1992

Roman Literature and Its Contexts: Stephen Hinds


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His father spent his career as a university teacher of Greek and Latin classics at Trinity College in Dublin, Ireland. His mother and uncle both teach Latin in Irish high schools. His maternal grandfather took a degree in classics.

So it was perhaps not surprising when Stephen Hinds decided to carry on the tradition of what he calls a "hyper-classical family" and became a professor of classics himself--even married a classics professor, Catherine Connors.

While carrying on in his family members' footsteps, Hinds has broken new ground in the field with an innovative new book series called Roman Literature and Its Contexts, a project he initiated in 1990 with Denis Feeney of New College, Oxford, for Cambridge University Press.

The objective of the series is to return Roman literary studies to the mainstream of debate within the humanities, explains Hinds, who joined the faculty of the UW classics department in 1992. "We Romanists regularly explore critical and theoretical work produced by Renaissance and modern specialists. Now, we'd like to encourage them to read some of our stuff," he quips.

As of early 1997, four books in the series had been published, two more were in press, and three others were under contract. The series is charting new directions for critical work in the field. A review in the New England Classical Newsletter and Journal notes: "The series editors cannot be complimented too highly for the bold initiatives they have taken in sponsoring new critical perspectives in a field that, in the past, has been more resistant to such explorations."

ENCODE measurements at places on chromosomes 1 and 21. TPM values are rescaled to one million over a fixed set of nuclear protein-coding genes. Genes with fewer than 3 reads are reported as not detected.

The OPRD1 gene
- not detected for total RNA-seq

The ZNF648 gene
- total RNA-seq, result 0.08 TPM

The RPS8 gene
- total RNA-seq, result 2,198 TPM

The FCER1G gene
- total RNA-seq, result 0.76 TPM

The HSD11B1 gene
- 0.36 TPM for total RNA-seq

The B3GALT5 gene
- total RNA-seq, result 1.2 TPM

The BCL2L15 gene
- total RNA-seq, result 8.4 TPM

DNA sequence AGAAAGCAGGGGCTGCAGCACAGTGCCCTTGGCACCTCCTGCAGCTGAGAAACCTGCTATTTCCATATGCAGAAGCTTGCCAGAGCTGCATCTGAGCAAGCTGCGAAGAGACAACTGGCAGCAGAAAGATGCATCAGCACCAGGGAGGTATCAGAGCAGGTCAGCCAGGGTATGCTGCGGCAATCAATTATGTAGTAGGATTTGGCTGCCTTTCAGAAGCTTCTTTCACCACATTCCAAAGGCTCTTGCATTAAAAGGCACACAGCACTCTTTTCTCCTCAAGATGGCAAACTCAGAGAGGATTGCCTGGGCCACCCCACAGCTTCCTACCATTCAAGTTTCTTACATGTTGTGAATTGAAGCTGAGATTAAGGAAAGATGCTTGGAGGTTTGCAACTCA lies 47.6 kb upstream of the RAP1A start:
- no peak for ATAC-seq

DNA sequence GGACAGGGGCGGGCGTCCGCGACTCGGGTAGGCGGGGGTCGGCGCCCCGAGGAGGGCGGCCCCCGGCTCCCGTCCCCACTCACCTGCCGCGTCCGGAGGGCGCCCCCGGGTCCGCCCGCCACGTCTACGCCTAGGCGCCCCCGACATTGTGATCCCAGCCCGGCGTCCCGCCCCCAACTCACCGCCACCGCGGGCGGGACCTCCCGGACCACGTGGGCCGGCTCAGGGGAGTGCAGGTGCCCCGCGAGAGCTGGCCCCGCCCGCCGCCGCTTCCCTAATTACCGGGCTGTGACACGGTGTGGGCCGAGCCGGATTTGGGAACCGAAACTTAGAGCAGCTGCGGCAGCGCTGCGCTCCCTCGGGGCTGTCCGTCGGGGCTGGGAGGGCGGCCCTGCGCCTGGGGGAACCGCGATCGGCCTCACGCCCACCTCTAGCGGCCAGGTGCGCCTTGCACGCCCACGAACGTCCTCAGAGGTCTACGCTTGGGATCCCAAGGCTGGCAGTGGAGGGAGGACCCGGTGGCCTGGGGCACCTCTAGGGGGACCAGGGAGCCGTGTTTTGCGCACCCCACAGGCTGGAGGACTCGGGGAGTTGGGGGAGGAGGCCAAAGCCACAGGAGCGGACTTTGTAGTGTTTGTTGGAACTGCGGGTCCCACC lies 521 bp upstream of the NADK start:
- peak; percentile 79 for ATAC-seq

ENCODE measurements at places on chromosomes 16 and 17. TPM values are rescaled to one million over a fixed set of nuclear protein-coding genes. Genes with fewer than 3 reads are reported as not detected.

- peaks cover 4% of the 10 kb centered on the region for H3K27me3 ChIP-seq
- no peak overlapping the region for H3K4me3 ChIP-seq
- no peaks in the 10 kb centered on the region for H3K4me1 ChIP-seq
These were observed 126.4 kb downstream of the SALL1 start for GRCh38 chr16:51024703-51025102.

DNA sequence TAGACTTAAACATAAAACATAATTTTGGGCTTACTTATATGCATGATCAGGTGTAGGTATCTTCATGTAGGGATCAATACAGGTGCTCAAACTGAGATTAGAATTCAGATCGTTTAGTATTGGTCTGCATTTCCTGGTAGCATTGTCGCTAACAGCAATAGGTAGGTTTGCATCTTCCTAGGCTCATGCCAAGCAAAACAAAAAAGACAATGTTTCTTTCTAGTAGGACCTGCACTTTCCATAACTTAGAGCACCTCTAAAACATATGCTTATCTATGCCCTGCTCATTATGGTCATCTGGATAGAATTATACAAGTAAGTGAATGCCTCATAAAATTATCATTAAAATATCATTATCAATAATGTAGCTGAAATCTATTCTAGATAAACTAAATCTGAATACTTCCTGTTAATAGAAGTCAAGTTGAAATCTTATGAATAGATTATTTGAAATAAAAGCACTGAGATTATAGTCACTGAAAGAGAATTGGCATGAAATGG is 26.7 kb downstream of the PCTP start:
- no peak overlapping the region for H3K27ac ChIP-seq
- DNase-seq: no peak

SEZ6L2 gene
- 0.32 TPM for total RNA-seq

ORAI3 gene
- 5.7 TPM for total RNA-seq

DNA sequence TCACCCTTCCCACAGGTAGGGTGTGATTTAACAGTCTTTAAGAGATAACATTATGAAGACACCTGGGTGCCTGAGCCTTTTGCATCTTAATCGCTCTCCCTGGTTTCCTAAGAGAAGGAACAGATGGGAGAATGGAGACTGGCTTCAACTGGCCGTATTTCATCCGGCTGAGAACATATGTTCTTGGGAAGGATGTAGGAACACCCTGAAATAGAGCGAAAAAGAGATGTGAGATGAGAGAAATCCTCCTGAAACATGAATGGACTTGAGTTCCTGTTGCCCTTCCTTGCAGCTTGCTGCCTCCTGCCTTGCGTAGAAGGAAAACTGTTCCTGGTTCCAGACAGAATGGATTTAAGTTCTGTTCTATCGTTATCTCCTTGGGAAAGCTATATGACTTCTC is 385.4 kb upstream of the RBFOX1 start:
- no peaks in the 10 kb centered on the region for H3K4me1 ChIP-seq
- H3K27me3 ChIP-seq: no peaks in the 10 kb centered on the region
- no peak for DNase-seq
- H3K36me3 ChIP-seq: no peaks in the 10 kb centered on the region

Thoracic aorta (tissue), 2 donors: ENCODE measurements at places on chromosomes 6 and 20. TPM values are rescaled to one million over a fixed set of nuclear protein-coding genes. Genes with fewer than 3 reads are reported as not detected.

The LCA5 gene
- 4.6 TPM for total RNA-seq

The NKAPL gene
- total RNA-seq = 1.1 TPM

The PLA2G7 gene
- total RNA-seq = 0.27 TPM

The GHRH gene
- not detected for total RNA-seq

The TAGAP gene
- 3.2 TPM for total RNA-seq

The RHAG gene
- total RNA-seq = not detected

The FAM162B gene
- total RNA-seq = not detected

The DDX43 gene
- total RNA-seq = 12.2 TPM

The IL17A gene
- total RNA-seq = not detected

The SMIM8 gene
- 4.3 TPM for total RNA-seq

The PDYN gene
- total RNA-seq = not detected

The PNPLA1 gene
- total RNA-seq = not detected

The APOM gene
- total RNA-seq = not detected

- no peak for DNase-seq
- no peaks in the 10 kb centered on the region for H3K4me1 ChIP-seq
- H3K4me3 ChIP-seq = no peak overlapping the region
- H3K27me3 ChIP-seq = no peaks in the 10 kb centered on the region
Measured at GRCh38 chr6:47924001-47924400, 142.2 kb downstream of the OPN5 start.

Hinds's own contribution to the series is a book entitled Allusion and Intertext: Dynamics of Appropriation in Roman Poetry. His work on the volume was supported by a fellowship award from the National Endowment for the Humanities in 1994-95.

The format of the books is innovative in itself. They are short--each is no more than about 150 pages--and, unlike most works of classical scholarship, footnotes are minimal. They have a "sharp" visual design, are produced in paperback, and are priced low "to fit the graduate student pocket."

"They are designed as suggestive essays to stimulate debate," says Hinds. "The great majority of books on Roman literature are closely focused studies of a single author or a single literary work. With this series we want to encourage a new spaciousness in Roman studies--a better sense of how texts interact with each other and with the cultural contexts in which they were written," he explains. "We want to get a better sense, too, of how our modern perspectives color our view of a literature produced 2,000 years ago."

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